Financial Market Overview
23rd October, 2018
MARKETS AT CLOSE:-
- The Indian rupee ended little changed at 73.5650 versus 73.5550 at previous close, as crude oil prices slumped below $79 per barrel, offsetting early losses triggered by weak local shares.
- A small amount of selling by exporters is helping rupee curb some losses. However, banks bought dollars on behalf of the oil importers despite some easing in crude oil prices, as participants are worried over the supply outlook in the oil market. Brent crude oil contract was trading 0.6% lower below the $80-per-barrel mark, extending overnight fall of 0.8%, after Saudi Arabia’s Energy Minister Khalid al-Falih said the Arab nation would play a “constructive and responsible role” in world energy markets. It was last trading at $79.17.
- It’s curtains on this session for the market. And it has been a marginal pullback in the last hour from its low points. A fall in crude prices, which slipped to around USD 79 per barrel is likely to have impacted the movement.
- At the close of market hours, the Sensex ended lower by 287.15 points or 0.84% at 33847.23, while the Nifty closed down 98.50 points or 0.96% at 10146.80. The market breadth is negative as 822 shares advanced, against a decline of 1,747 shares, while 1,013 shares were unchanged.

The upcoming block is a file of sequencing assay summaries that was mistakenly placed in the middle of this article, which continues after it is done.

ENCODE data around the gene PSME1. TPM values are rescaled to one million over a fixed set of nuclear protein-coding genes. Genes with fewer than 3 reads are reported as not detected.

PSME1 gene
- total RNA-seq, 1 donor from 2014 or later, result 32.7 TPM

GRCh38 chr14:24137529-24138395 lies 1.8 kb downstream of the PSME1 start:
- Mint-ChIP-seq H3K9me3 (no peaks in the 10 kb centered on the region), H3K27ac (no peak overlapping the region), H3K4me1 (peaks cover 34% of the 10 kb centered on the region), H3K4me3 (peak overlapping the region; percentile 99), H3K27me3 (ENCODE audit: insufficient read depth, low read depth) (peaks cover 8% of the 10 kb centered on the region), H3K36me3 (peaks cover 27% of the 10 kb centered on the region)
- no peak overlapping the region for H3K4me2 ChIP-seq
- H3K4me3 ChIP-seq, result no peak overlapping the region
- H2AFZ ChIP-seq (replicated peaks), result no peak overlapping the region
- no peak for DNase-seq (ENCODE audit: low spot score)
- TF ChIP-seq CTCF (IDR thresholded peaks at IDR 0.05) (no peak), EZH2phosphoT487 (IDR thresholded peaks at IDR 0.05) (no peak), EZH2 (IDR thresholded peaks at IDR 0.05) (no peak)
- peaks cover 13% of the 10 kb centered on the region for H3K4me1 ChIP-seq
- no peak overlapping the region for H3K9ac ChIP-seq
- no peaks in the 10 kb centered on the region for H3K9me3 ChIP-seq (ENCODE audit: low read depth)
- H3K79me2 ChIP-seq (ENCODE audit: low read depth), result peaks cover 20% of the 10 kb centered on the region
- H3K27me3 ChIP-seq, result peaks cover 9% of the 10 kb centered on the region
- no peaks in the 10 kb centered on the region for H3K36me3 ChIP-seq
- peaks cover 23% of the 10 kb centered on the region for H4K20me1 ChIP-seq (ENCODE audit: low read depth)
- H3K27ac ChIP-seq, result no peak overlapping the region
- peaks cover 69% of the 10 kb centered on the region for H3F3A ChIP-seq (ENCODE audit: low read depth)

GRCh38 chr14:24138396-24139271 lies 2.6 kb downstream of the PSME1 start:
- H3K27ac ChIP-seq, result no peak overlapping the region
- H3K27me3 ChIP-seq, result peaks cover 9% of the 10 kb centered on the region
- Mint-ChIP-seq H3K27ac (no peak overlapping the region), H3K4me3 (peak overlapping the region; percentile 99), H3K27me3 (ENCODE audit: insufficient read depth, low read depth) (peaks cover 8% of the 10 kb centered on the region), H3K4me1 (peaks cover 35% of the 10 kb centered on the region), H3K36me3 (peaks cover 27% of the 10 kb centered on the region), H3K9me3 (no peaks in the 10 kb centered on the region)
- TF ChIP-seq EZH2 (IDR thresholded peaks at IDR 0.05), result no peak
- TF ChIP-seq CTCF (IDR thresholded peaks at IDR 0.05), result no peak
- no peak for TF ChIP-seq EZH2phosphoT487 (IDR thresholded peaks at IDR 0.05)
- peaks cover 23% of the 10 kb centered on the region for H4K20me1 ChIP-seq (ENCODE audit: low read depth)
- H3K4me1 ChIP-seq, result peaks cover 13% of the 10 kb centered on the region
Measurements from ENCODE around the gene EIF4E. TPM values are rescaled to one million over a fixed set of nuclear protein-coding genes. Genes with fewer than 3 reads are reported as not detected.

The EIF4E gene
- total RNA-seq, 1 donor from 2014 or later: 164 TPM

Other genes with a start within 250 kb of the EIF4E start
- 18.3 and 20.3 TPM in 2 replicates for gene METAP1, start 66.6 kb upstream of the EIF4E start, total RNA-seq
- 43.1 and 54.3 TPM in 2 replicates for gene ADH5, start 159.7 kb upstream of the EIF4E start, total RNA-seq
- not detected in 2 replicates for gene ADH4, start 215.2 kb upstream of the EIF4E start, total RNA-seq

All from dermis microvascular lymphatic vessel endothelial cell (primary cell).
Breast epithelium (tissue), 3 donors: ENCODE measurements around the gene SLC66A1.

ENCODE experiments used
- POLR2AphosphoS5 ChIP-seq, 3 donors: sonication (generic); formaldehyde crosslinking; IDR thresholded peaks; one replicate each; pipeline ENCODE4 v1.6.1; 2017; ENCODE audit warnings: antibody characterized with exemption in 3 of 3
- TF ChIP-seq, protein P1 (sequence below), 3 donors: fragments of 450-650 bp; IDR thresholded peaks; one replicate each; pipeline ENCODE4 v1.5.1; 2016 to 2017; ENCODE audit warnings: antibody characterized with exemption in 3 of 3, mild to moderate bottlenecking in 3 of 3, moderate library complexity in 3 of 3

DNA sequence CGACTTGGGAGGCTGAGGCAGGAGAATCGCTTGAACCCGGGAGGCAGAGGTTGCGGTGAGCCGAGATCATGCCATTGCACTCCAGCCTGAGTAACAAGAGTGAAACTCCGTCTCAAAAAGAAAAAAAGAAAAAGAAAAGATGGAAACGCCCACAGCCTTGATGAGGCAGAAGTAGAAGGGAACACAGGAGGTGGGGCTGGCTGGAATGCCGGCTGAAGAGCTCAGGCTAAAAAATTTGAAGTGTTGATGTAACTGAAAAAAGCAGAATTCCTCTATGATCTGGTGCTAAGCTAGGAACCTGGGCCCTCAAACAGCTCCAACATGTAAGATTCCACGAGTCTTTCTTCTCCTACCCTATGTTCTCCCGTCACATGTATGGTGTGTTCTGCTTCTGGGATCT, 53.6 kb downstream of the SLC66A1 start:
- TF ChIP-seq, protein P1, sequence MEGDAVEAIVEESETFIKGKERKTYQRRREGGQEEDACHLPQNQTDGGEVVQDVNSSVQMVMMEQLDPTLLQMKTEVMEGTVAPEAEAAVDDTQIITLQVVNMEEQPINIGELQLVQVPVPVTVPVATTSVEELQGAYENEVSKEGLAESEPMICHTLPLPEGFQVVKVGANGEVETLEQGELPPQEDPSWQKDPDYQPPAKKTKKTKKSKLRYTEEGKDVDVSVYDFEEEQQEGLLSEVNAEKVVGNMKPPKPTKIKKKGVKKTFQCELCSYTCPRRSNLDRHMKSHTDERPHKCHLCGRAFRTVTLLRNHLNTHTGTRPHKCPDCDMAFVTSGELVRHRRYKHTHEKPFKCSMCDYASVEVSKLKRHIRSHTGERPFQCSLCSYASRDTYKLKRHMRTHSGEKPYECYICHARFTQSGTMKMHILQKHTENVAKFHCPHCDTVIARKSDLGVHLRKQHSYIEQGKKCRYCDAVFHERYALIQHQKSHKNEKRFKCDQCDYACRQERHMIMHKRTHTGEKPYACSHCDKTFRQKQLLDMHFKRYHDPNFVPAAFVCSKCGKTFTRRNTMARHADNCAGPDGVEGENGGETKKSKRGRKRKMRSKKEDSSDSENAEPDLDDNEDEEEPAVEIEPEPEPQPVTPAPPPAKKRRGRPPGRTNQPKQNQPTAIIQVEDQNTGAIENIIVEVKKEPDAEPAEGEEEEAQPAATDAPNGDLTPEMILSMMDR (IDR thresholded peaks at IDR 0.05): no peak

- European markets are broadly lower today with shares in Germany off the most. The DAX is down 1.60% while France’s CAC 40 is off 1.15% and London’s FTSE 100 is lower by 0.59%.
- A stronger euro coupled to the end of bond buying may be too much tightening too fast, but there may be little the European Central Bank can do about it. The ECB wants to withdraw stimulus, but doing so would support a euro that traders are betting will fall. Its planned changes to monetary policy could give the single currency a significant boost. When the ECB first got serious about tightening, the euro exploded higher, rising around 20 percent at its extreme.
- The head of the euro zone’s rescue fund said on Tuesday Italy’s free-spending fiscal plans were a reason for concern, but added there was no cause for panic as contagion to other European countries had so far been “very limited”. We are worried about Italy,” Klaus Regling told a news conference, saying that the Italian government’s fiscal plans were a risk.
- The British public’s expectations for inflation over the coming year fell by the most since January 2015 this month, reflecting a 10 percent fall in oil prices, a YouGov survey for U.S. bank Citi showed on Tuesday. Short-term public inflation expectations dropped to 2.6 percent in October from 2.9 percent in September, while average expectations for the next 5-10 years fell to 3.2 percent from September’s five-year high of 3.4 percent.